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[Noah Feldman] Last check on presidential power

After four years of President Donald Trump’s assault on the US constitution, it comes down to this. The courts have done what they could to limit the damage; the House of Representatives impeached him; and the Senate let him get away with it. Now all that remains is the final check provided by the constitution: a vote of the people.

James Madison would have seen this coming. While the constitution was being ratified, he argued that its checks and balances would preserve the liberty that the document was supposed to enshrine. “Ambition must be made to counteract ambition,” he wrote in the most famous of the Federalist Papers.

Yet within a few years, Madison had come to believe that the system he did so much to design was vulnerable to subversion. The checks and balances written into the constitution were not enough to withstand a powerful president like George Washington if he was backed by an organized political party with a monarchic ideology.

The only possible check on partisan power, Madison came to believe, was the people, voting en masse to restore their liberties. With Thomas Jefferson, he formed the first Republican Party (sometimes called the Democratic-Republicans) to fight the Federalists of Washington and Alexander Hamilton. In 1800, when the Republicans won, Madison and Jefferson saw it as a moment of salvation. The people had restored the constitutional balance when the constitution itself could not.

The first lesson for 2020 is obvious: The only way Trump’s constant attacks on the constitution can now be repudiated is by voting him out. The people can do what the courts and the US Congress could not or would not. They alone can send the message that Trump’s sustained and systematic attack on our institutions is dangerous, wrong and anathema to “small r” republicanism.

It’s not inevitable that the people will save the republic. Madison understood that a republic could only survive if the people possess political virtue. If the people lacked that quality, the republic would fail. The example of Rome was never far from the minds of the framers. It was the greatest republic they knew, and it had devolved into an empire. It could happen here.

And a simple majority of the people won’t be enough -- because the constitution isn’t majoritarian. We see this most clearly in the Electoral College and the structure of the Senate. Madison supported the one and hated the other.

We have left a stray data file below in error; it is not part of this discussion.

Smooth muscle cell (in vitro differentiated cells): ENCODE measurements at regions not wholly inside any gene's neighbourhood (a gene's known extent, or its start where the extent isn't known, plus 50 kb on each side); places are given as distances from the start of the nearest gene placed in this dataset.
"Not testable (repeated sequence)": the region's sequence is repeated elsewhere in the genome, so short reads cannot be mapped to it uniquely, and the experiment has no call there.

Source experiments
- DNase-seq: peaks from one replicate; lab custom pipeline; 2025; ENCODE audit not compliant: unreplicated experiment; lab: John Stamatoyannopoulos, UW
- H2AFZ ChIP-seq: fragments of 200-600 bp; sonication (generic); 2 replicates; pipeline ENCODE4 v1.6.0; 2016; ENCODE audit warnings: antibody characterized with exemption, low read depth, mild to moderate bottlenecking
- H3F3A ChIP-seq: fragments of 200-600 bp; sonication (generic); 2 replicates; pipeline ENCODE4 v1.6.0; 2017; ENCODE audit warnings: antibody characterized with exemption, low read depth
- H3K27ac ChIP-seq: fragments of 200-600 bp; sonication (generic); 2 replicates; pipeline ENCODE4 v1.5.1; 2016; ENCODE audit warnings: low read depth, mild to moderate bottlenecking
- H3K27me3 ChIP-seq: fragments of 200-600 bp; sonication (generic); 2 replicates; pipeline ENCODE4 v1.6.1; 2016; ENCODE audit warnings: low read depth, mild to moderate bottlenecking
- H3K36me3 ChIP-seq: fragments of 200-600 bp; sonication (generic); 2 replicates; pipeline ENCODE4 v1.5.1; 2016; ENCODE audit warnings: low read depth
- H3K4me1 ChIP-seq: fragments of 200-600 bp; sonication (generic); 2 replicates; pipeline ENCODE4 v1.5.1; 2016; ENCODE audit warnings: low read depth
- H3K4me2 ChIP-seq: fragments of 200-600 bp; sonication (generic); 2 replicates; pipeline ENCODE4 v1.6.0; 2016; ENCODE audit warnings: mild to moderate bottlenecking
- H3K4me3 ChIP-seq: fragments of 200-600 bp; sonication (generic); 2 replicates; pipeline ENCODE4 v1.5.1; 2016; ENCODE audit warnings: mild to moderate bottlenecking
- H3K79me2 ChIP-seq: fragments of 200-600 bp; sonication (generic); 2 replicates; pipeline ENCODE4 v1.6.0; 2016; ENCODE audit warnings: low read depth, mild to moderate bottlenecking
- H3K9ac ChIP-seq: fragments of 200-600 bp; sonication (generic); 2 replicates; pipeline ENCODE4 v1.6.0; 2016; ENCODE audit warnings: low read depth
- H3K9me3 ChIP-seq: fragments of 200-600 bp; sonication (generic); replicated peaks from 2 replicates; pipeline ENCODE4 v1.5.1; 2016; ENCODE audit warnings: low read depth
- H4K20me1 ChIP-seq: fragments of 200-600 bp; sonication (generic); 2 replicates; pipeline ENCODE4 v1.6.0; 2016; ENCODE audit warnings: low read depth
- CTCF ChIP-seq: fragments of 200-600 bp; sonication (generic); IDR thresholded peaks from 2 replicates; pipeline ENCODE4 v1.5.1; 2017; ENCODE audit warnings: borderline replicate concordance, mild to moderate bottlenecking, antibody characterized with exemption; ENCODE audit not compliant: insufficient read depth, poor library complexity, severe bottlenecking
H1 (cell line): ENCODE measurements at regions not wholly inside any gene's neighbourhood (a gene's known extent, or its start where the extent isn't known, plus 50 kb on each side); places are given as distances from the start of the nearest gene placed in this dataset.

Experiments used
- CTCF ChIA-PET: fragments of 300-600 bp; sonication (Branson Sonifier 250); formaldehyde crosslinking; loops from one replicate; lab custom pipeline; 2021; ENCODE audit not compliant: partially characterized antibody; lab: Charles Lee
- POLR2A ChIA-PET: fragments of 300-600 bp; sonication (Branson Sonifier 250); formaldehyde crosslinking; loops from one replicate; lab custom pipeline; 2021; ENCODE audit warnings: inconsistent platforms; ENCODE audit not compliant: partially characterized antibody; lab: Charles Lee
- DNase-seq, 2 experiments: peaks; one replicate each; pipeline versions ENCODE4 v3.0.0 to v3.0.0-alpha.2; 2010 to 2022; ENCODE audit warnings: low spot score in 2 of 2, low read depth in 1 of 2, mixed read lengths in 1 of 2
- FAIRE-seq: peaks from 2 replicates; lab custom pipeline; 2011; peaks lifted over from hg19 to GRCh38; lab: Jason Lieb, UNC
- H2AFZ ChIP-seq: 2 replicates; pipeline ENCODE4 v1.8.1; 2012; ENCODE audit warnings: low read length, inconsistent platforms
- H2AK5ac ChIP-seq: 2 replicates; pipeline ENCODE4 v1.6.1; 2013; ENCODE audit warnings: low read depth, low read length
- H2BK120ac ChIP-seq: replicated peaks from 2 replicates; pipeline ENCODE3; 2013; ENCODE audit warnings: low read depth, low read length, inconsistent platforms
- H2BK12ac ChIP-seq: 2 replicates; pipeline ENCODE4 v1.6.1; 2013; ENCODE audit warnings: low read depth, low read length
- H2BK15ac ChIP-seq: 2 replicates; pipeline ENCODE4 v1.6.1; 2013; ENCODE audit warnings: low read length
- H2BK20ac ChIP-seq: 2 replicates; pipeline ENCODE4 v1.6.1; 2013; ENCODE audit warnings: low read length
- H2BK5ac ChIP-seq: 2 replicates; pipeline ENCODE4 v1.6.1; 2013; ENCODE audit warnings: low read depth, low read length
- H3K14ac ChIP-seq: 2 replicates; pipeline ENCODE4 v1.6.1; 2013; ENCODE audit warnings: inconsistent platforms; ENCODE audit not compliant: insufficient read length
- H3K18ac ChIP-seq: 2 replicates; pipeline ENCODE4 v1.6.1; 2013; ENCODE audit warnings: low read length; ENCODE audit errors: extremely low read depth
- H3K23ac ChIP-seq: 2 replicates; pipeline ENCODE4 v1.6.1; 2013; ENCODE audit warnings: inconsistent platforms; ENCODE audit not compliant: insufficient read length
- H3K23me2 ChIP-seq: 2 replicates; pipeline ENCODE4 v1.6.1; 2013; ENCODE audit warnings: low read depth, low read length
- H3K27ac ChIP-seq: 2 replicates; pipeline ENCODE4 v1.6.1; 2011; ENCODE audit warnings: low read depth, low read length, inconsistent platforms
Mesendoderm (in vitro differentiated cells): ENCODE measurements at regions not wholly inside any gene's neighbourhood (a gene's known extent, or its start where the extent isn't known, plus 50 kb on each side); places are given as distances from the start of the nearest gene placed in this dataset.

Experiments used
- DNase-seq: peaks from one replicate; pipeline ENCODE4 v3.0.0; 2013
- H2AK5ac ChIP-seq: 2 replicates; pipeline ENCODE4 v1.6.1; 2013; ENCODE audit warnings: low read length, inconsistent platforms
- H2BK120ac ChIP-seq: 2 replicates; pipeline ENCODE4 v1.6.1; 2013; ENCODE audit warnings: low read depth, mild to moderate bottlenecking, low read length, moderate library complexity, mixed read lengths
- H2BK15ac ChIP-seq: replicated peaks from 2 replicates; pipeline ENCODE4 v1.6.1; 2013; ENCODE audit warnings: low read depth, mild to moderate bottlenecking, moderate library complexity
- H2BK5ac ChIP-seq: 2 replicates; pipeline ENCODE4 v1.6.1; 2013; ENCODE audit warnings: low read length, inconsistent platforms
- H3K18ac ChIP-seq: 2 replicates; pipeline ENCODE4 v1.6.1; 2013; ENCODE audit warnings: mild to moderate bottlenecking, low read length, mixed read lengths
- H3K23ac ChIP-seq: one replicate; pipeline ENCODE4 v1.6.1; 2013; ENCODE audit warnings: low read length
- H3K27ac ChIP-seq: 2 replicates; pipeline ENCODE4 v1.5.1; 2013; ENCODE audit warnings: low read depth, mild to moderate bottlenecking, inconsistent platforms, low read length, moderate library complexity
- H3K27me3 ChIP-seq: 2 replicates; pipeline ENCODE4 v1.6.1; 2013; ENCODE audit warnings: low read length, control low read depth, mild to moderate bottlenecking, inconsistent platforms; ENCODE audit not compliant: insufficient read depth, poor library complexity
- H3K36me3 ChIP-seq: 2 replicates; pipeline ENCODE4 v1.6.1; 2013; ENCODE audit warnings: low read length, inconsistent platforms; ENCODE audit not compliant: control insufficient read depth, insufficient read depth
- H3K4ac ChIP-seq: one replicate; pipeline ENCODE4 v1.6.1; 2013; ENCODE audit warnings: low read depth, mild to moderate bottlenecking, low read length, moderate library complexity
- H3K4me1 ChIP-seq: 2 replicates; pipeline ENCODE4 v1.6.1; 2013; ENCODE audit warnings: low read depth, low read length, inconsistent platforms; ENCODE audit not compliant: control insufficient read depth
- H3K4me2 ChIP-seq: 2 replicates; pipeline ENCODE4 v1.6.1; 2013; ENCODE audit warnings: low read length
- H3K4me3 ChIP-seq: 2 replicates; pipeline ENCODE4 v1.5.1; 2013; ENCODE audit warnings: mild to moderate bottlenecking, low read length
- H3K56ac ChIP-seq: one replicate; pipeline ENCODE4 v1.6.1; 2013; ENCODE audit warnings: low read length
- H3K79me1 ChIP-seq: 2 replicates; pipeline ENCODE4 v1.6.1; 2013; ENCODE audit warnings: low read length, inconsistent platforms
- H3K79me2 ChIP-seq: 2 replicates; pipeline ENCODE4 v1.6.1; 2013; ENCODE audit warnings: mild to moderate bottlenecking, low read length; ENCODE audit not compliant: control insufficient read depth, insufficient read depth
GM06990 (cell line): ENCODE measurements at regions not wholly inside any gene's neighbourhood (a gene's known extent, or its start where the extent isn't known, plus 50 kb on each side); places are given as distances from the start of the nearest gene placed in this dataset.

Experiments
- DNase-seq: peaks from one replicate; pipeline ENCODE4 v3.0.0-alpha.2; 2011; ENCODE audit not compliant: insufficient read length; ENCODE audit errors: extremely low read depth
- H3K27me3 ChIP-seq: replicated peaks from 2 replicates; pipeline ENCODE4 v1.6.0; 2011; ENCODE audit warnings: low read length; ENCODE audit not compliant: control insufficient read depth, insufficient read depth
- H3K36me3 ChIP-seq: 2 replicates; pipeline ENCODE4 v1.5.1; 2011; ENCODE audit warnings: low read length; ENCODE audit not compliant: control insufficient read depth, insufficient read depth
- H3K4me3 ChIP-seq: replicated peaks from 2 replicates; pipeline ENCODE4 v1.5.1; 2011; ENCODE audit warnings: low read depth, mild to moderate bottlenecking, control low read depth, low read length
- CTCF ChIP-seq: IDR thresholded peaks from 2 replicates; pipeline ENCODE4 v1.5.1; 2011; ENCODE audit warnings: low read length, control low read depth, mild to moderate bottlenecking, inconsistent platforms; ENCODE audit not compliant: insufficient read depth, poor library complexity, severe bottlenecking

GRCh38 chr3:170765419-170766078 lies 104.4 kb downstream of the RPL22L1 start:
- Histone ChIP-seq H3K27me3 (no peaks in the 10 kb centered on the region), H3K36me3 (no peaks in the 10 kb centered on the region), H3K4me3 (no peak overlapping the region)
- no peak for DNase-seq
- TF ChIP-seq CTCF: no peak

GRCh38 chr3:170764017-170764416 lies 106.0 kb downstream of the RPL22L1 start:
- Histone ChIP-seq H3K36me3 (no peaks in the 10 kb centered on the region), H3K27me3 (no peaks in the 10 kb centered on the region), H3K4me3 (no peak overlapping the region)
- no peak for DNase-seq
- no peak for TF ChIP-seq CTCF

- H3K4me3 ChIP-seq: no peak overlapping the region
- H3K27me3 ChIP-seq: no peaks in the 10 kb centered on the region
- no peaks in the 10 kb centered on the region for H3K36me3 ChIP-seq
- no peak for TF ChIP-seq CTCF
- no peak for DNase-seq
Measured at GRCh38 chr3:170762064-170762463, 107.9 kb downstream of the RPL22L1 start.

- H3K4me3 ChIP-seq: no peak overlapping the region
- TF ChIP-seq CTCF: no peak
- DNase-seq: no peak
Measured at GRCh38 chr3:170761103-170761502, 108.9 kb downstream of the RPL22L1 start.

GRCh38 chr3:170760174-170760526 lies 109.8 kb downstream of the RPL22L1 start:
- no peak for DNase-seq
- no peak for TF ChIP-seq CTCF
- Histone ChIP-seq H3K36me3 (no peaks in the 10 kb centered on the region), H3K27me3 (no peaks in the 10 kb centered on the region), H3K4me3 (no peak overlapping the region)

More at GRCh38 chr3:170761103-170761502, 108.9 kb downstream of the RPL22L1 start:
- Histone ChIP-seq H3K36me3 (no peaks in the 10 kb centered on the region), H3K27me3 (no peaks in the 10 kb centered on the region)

The point of the Electoral College was to ensure an advantage to Southern slaveholding states by recognizing three-fifths of a state’s enslaved population. As a Virginian, Madison was on board with this model. He had even suggested the three-fifths number himself.

When it came to the Senate, however, Madison was outraged by the idea that representation would be two per state rather than proportional to population. Indeed, Madison left the Philadelphia convention in 1787 not triumphant at having achieved most of his goals, but deeply frustrated that the small states had successfully achieved their single demand, equal representation in the Senate.

As a result of these two compromises, a popular majority won’t necessarily win the presidency; and a relatively small percentage of the overall population can control the Senate. We are living in an era where these two potentialities have frequently been realized. That means that 50 percent+1 of the people aren’t enough to serve as a check on power.

If a majority of the people vote for Joe Biden and for Senate Democrats, but Trump wins the Electoral College and the Senate remains Republican, the nondemocratic elements of our constitution will have blocked the people’s efforts to reject Trump and Trumpism. Madison’s constitution will be revealed as antique, tottering and vulnerable. And that will mark a crisis of legitimacy for the document itself.

If, however, enough of the people vote to get rid of Trump and punish the Senate for acquitting him, Madison’s constitution will be back on track. It still won’t be perfect. But the constitution never was perfect -- not even close. The United States is not perfect. We the people of the United States are not perfect. But in a system full of checks and balances, we are the last.

Noah Feldman
Noah Feldman is a Bloomberg Opinion columnist. -- Ed.